The significant limitation and reason that these attacks often aren’t actually of concern in the real world (such as with bitcoin) is that whilst we can find input Y which generates the same hash value as input X, we have zero control over the value of Y or even it’s format, meaning out input will likely not be interpreted in a useful manner to whatever application is relying upon the Merkle Tree for data integrity. One likely attack this could lead to is a Denial of Service, where data could be overwritten or replaced because the integrity is not guaranteed by matching the hash value.

How to Fix

Fortunately, the fix for this is fairly simple. The idea is to differentiate between leaf nodes and intermediate nodes in the tree by prepending a different byte value for leaf and intermediate nodes (such as 0x00 and 0x01 as in the certificate transparency implementation). Alternatively, tree depth or node depth can be recorded as part of the data structure, meaning that an attacker can’t just supply intermediate values directly.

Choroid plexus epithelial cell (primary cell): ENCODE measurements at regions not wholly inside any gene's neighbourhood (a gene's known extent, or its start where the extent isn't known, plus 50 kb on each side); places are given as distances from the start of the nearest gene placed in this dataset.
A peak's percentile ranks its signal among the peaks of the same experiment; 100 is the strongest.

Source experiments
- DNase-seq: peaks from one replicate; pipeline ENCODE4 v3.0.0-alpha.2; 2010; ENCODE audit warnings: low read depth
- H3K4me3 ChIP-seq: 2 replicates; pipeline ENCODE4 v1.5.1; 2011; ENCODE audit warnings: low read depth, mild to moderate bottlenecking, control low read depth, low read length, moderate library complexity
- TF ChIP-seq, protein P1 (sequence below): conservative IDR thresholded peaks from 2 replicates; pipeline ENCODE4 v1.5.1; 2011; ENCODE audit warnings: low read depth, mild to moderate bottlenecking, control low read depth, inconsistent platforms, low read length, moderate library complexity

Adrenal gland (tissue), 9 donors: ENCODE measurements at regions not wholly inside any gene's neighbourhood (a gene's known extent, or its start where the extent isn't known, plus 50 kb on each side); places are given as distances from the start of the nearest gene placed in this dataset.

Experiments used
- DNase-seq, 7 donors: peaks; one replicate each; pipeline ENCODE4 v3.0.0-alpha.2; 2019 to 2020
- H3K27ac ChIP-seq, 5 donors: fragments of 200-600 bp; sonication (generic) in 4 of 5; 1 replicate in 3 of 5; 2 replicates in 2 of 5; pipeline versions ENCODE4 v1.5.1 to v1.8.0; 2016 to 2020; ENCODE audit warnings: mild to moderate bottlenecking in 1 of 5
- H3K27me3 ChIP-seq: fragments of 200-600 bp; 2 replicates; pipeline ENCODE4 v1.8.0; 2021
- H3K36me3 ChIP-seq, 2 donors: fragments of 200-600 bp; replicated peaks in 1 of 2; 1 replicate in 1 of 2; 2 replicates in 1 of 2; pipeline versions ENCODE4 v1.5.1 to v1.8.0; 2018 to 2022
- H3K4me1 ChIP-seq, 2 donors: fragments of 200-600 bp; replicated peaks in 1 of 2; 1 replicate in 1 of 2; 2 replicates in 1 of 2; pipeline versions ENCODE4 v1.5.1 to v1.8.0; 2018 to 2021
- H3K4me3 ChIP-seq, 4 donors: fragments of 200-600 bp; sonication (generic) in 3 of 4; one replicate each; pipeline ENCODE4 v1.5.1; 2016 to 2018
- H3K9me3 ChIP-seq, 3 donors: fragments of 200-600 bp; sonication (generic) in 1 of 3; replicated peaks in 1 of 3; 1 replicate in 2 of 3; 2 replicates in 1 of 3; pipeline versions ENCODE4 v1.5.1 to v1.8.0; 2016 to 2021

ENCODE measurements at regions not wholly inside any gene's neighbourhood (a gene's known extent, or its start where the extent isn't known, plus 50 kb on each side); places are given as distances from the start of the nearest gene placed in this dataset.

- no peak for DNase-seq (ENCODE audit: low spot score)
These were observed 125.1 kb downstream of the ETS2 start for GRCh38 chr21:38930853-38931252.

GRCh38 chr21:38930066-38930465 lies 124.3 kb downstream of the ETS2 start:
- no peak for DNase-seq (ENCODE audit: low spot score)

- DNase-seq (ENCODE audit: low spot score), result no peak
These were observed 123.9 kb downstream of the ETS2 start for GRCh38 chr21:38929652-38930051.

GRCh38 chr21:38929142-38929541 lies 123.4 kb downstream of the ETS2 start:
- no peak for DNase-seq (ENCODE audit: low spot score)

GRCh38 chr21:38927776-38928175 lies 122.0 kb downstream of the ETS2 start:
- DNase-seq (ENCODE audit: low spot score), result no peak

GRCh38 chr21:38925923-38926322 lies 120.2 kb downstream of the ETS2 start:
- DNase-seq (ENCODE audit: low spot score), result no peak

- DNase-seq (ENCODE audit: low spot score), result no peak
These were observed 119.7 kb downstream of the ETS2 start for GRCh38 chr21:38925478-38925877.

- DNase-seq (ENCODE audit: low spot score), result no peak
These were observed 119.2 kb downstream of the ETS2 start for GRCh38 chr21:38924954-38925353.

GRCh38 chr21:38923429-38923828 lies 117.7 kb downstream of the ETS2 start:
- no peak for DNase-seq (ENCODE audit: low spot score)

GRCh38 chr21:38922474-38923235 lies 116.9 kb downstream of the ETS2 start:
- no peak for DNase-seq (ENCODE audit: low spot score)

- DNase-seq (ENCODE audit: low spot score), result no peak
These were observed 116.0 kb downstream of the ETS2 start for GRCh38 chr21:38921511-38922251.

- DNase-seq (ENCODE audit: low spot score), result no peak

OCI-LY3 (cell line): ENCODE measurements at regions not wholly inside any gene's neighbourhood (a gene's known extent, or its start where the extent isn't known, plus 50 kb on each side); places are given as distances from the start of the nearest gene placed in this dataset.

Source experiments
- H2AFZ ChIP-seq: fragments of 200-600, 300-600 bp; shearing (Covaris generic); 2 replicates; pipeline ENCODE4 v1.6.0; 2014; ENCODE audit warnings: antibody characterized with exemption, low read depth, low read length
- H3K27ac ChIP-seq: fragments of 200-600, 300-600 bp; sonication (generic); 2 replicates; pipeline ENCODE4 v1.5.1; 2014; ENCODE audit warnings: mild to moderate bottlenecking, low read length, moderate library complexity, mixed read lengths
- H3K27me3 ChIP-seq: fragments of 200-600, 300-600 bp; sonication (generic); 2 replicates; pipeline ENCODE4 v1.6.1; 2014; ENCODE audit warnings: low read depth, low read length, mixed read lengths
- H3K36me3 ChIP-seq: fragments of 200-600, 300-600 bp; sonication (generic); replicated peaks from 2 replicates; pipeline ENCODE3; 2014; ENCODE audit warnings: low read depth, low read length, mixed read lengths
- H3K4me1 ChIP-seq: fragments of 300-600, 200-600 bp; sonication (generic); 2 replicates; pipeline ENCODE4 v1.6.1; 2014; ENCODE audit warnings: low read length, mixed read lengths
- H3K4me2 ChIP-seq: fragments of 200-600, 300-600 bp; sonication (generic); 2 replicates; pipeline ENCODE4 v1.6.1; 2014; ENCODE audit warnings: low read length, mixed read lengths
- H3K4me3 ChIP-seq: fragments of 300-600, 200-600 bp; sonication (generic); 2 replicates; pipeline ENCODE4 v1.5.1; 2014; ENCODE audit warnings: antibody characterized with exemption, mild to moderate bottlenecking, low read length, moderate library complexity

One thought on “Attacking Merkle Trees with a Second Preimage Attack”

  1. If you’re considering using hash trees, you really should consider the Sakura hash tree (DAG, really) construction by the authors of Keccak / SHA-3. It’s more flexible than many Merkle tree implementations and is provably as collision-resistant as the underlying hash function you use. Each node consists of zero or more bytes followed by the hashes of zero or more child nodes, followed by a mandatory suffix which unambiguously encodes what is what, and if we’re hashing an interior node or the root node. Suffix encoding ensures that we don’t need to know how much data is held in the node before we start hashing, and also means that we get better performance when hashing blocks of data that are already naturally aligned to page and cache line boundaries.

    If you’re designing a new system using hash trees and not using Sakura, you need a good argument as to why Sakura doesn’t fit your needs.